Although someone with AUD may show some of these behaviors, exhibiting them does not necessarily mean someone has AUD.

The key difference between AUD and these behaviors is that AUD is an addiction. This means someone with AUD is mentally and physically dependent on alcohol.

The Diagnostic and Statistical Manual of Mental Disorders (DSM-5) lists a number of symptoms for AUD. These can act as guidelines for assessing if alcohol use has become problematic. Some of these include:

  • being unable to control how much alcohol is consumed
  • having cravings for alcohol
  • spending a lot of time seeking or using alcohol
  • spending a lot of time recovering from a hangover
  • experiencing relationship troubles from alcohol use
  • being unable to maintain work, school, or home commitments
  • having withdrawal symptoms when not drinking alcohol

If a person is worried someone they care about has AUD, they should consider the following steps.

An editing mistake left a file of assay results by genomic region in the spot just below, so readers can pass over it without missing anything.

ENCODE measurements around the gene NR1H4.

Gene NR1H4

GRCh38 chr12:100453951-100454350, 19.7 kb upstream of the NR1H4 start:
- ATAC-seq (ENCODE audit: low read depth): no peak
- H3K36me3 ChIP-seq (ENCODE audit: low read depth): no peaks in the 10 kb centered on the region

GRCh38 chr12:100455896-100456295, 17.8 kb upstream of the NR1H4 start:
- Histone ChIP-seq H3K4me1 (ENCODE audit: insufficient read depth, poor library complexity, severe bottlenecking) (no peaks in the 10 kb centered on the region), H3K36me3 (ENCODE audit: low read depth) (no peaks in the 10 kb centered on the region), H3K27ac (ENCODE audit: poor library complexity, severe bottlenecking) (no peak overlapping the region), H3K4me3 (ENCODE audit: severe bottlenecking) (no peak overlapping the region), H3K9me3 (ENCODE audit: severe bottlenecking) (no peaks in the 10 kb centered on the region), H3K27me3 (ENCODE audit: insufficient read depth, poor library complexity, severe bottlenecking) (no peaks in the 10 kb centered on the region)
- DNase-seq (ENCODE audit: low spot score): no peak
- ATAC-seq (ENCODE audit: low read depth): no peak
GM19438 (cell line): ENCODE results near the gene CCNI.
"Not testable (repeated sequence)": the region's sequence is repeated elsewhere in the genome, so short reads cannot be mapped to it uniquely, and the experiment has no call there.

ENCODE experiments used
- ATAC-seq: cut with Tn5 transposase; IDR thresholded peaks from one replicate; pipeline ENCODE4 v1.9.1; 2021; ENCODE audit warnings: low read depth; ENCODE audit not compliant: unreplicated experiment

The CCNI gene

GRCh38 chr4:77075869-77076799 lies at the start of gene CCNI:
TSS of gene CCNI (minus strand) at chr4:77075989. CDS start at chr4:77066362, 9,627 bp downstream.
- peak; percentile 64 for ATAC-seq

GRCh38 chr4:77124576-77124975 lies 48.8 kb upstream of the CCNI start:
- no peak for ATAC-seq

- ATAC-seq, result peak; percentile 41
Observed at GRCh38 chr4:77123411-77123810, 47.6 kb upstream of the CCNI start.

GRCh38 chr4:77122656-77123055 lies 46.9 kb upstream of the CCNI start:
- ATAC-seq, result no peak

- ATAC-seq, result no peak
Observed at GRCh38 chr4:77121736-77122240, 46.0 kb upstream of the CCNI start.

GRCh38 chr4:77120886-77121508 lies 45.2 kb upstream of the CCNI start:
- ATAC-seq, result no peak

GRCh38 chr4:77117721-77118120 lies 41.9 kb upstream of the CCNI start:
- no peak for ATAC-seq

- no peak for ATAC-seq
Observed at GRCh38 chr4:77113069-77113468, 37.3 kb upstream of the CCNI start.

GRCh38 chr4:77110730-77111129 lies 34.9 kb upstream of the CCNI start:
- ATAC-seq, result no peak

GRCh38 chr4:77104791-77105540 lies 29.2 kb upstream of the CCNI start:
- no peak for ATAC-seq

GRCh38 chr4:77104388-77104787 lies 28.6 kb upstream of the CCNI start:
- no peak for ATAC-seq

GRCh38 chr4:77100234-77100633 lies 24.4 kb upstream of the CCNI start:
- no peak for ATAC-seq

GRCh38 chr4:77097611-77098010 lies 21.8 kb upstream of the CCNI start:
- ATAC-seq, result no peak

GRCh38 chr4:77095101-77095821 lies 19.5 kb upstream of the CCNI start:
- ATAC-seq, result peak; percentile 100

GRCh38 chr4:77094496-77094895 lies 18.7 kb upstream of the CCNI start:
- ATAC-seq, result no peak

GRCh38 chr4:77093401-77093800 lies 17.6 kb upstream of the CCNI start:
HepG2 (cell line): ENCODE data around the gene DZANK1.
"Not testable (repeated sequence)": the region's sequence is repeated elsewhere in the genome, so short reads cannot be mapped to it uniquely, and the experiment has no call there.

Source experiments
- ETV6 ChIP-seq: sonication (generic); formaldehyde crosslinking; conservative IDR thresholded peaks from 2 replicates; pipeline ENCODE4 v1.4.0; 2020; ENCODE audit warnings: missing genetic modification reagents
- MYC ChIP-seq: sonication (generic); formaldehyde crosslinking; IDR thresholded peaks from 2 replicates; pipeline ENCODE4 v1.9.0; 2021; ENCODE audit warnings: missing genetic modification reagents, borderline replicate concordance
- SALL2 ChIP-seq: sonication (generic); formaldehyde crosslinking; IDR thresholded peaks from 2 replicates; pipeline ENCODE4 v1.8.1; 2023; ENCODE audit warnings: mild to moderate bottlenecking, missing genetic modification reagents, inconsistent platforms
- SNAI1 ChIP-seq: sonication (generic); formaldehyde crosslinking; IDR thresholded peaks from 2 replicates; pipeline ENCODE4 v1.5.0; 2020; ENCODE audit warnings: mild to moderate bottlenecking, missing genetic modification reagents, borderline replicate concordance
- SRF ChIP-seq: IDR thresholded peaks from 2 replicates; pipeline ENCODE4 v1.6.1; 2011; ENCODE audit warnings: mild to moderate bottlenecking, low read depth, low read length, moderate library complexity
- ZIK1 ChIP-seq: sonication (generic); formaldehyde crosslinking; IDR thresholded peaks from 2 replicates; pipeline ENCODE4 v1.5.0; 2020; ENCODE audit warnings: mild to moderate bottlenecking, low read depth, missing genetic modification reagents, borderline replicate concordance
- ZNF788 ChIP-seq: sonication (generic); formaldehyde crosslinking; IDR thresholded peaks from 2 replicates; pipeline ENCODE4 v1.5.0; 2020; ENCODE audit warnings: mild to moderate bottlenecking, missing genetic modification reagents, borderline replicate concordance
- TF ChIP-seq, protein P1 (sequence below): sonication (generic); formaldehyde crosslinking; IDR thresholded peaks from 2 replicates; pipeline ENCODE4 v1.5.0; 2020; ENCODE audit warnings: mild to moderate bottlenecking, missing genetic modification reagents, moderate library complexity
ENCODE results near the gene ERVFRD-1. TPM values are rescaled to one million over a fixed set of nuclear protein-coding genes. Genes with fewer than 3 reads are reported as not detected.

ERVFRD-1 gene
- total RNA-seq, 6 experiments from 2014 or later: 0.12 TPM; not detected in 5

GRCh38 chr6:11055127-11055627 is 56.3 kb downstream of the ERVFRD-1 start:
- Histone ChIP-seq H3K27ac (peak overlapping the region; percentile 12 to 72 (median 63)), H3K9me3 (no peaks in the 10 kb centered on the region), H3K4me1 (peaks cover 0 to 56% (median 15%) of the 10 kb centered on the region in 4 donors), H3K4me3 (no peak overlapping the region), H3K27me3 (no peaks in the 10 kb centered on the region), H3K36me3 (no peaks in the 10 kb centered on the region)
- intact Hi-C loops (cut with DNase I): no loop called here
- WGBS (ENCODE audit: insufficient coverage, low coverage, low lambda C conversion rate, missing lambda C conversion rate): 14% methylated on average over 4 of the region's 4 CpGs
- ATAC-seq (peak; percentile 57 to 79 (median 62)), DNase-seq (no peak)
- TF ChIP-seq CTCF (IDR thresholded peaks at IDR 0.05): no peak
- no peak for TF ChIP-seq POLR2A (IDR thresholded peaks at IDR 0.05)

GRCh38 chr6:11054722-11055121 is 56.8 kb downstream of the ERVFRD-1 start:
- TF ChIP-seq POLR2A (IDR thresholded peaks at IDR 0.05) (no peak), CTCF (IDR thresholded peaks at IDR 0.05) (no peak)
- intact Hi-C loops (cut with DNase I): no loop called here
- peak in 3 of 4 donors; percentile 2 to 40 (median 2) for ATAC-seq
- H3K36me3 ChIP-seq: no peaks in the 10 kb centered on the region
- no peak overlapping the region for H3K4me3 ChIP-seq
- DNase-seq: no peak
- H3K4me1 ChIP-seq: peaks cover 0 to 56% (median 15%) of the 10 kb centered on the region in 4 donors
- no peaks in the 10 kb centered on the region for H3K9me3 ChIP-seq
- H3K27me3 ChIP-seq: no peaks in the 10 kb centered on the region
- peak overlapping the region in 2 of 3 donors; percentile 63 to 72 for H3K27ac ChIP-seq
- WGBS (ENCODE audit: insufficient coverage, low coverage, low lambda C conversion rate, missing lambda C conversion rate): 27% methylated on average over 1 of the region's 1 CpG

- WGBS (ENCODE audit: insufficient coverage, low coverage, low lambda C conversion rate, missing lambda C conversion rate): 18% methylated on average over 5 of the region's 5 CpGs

Stage 1: Get educated on AUD

It can be challenging to provide the appropriate help and support without the right knowledge. To help someone with AUD, a friend or relative can begin by reading about AUD and the reasons it might develop.

It might also be useful to contact a healthcare professional who specializes in addiction. They may be able to provide guidance on the best ways to approach someone with AUD.

Stage 2: Research possible treatment options

The type of treatment someone may need will depend on personal circumstances, such as underlying mental health issues, current alcohol use, and any previous attempts to quit.

The American Addiction Centre (ACC) are available 24/7 to provide confidential advice regarding treatment options.

Stage 3: Pick an appropriate time and place

It is important that the conversation happens when the person a friend or relative wants to help is sober. They are best to pick a place that is private, safe, and comfortable for both parties.

Step 4: Be gentle but assertive